Law enforcement officials and prosecutors would face new restrictions and reporting requirements for seizing an individual’s property under legislation unanimously approved in the state House on Monday.
The House voted 154-0 to approve House Bill 233, that “brings more due process, brings reporting, brings definitions to what can be used and it puts some rules in place,” the bill’s sponsor, Rep. Alex Atwood, R-St. Simons Island, said.
House leaders have tried for years to create guidelines and limitations on when an individual’s property can be seized as part of a criminal investigation. But sheriffs, police chiefs and prosecutors have always managed to block the bills.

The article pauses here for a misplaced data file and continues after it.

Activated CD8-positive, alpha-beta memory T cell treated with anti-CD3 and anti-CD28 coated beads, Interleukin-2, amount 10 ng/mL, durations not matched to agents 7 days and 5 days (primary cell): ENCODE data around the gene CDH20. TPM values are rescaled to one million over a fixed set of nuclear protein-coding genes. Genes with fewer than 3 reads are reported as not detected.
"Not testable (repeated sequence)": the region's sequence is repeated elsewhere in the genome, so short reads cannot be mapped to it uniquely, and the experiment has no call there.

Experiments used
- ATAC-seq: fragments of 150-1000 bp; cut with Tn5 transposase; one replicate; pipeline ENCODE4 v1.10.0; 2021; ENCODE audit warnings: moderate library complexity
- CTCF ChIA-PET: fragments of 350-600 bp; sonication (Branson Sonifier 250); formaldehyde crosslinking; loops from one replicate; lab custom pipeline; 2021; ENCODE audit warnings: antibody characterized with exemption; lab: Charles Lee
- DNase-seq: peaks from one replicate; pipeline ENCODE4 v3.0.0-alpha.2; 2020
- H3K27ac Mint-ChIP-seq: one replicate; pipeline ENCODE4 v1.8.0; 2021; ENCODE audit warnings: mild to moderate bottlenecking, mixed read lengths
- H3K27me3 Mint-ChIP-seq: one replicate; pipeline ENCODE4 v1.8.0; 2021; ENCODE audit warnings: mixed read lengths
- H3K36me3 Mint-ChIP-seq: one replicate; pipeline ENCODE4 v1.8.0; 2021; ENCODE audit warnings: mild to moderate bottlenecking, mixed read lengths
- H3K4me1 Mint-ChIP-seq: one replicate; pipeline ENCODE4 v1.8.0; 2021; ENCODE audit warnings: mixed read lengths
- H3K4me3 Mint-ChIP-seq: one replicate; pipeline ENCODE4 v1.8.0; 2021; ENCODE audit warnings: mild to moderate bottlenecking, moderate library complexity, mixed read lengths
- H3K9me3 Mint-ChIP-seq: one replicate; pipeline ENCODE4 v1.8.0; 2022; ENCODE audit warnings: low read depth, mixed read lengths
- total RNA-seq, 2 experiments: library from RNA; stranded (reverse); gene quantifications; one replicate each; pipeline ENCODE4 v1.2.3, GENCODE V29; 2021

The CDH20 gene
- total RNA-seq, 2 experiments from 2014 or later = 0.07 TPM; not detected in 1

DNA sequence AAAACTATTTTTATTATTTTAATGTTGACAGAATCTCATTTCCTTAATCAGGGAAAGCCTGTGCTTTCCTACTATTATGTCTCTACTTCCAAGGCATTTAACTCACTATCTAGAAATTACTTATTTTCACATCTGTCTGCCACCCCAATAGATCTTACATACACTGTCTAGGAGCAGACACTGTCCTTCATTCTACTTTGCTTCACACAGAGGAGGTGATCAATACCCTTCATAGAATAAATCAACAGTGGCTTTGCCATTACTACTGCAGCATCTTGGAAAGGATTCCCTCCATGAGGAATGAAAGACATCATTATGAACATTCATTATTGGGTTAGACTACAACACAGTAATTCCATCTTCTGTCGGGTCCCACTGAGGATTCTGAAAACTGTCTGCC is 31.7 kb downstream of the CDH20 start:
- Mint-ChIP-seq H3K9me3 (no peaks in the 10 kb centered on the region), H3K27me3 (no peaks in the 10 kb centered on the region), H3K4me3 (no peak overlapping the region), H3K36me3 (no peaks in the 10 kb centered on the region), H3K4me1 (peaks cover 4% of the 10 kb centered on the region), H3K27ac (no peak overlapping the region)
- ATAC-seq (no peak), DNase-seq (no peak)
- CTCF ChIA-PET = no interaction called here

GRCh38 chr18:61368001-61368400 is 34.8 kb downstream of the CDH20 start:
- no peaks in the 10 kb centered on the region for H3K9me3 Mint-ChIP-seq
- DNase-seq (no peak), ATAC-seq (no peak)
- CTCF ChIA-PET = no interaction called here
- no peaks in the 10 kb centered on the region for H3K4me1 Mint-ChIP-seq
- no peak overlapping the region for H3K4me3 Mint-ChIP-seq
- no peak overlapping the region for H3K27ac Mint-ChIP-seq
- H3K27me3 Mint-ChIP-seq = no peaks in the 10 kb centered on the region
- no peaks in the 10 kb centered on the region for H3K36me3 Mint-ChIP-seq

Atwood said HB 233 is a compromise that has the support of former opponents and acknowledged the state’s civil forfeiture system has “come under fire” in recent years.
The Atlanta Journal-Constitution reported in 2013 that many Georgia law enforcement agencies aggressively pursue civil forfeiture claims to boost department funding and to purchase equipment. The AJC also reported that Fulton County District Attorney Paul Howard used thousands of dollars seized in civil forfeiture proceedings on wrought-iron security doors for his house, thousands of dollars of football tickets and gave $6,000 to a lawyers group that inducted him into its Hall of Fame.
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